Quantitative easing: the oft-ignored long-term...
Aykut Efe, Economist at BCEE Asset Management, discusses the potential impacts of quantitative easing on the real economy in the long term.
Since February, as COVID-19 has rippled across the globe, there has been a widespread sell-off in the financial markets, combined with a literal explosion of volatility. The equity markets thus fell sharply between 1 January and 31 March. For example, the US S&P 500 index was down 20%, while its European counterpart, the Stoxx Europe 600, tumbled 23% over the same period.
Contrary to popular belief, this widespread sell-off did not benefit assets generally considered defensive.
The dollar has depreciated by nearly 2% against the euro since 20 February.
On the bond market, sovereign rates also soared, and private debt risk premiums followed in their wake. Only US Treasuries actually managed to limit the damage during the first quarter.
In this increasingly complex environment, the digital automated investment product Speedinvest has proven to be the ideal investment. Investors just have to answer a few targeted questions to then take advantage of an affordably priced portfolio that perfectly matches their risk profile.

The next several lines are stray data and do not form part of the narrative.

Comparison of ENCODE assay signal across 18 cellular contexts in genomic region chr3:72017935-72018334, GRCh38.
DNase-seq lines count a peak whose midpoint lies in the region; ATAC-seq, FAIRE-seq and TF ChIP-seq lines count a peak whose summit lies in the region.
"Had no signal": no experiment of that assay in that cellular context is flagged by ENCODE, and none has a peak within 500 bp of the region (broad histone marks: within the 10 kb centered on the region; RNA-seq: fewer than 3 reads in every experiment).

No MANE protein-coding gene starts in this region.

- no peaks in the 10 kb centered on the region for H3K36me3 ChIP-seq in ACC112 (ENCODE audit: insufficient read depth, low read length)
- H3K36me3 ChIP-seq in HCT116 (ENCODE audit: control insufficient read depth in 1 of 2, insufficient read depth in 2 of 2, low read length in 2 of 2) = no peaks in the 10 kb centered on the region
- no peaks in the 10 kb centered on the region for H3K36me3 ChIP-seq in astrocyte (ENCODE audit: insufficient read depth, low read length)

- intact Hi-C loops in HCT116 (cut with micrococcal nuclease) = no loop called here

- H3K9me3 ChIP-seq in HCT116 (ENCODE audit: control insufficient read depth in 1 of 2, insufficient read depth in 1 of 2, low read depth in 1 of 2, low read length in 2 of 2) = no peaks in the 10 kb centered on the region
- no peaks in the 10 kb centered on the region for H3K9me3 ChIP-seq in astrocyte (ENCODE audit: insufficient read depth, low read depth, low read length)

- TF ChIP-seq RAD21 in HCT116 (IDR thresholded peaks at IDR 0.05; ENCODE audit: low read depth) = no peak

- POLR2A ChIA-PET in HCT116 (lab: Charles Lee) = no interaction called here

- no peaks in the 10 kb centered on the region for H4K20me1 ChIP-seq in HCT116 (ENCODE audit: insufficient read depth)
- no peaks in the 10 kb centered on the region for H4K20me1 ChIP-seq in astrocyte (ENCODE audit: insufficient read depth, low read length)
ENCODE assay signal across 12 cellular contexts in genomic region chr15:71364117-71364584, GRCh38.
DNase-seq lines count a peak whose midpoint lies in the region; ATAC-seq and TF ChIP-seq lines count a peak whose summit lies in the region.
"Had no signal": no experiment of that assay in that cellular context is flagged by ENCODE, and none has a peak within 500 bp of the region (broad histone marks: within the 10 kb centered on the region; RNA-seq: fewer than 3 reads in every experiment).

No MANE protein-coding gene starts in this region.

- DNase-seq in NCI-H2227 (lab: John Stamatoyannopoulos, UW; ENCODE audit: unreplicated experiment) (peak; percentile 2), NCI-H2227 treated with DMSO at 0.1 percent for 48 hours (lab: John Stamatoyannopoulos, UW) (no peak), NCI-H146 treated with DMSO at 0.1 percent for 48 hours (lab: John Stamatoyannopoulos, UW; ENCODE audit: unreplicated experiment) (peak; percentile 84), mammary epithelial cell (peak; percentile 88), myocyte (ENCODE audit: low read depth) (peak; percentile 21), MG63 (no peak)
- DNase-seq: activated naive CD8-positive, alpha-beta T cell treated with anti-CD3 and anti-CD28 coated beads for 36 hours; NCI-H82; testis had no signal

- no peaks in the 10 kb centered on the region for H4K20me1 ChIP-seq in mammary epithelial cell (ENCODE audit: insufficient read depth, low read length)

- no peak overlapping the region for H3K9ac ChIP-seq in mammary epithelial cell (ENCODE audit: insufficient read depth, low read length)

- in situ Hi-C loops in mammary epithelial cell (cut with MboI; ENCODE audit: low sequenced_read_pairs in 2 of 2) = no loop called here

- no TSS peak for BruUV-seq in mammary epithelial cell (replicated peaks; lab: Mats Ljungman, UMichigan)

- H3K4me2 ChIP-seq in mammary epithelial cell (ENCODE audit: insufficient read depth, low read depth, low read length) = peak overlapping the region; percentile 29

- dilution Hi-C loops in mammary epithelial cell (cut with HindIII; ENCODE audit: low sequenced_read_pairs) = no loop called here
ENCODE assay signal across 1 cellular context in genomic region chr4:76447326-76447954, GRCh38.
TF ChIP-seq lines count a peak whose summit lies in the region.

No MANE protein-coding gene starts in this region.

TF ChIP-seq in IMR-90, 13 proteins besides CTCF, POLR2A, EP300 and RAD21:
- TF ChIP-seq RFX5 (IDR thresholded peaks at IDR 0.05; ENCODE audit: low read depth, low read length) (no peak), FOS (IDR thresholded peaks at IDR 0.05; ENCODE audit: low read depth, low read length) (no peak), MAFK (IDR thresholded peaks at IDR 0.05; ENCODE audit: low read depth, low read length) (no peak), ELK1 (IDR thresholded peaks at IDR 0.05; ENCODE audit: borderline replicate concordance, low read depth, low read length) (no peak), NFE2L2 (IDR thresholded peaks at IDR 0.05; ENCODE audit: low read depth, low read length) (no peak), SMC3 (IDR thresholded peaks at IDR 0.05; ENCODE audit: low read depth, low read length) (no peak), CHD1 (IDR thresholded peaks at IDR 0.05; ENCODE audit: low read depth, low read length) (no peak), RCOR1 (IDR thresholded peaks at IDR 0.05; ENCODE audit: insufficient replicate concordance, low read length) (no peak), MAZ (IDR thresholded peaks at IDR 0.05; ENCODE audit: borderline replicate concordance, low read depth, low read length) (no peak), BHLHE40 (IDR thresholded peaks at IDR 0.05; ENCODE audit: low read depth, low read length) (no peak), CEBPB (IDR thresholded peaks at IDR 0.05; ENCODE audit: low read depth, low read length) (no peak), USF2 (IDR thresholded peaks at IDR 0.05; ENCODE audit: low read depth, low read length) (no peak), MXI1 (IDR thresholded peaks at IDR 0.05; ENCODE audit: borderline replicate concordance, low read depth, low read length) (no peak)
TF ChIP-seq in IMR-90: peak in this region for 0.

By making small and steady contributions, investors can also smooth the performance of their portfolio while benefiting from particularly attractive entry points. Lastly, portfolios are managed professionally with a view to diversified investments in equities and bonds.
Let’s take the example of an investor with a profile that the Speedinvest robot calls "balanced". That portfolio is invested 50% in equities and 50% in bonds. In early April, it had lost 10,77%. In this particular case, the portfolio's ability to withstand the recent bout of volatility on the financial markets can be attributed to active management based on a fundamental economic approach. This methodology can be used to structure portfolios based on the expected developments in economic conditions.
Our cautious view of the global economic outlook and the high valuations in a number of sectors at the beginning of the year led us to maintain a conservative stance on equities. We were also underexposed to the European market with a preference for the US market, where growth was more robust.
However, the spread of the virus in the US led us to reconsider our geographic positioning and to make an adjustment at the end of the quarter. We have therefore reduced our exposure to the US market. In terms of sector allocation, we prefer securities from less cyclical sectors such as Communication Services, Real Estate and Healthcare.
The combination of the global economy and very low risk premiums led us to maintain a neutral stance on public and private debt in Europe throughout the quarter. In the US, we continue to prefer corporate bonds and short-term sovereign bonds. This geographic divergence is justified by the weaker economic growth in Europe compared with the US.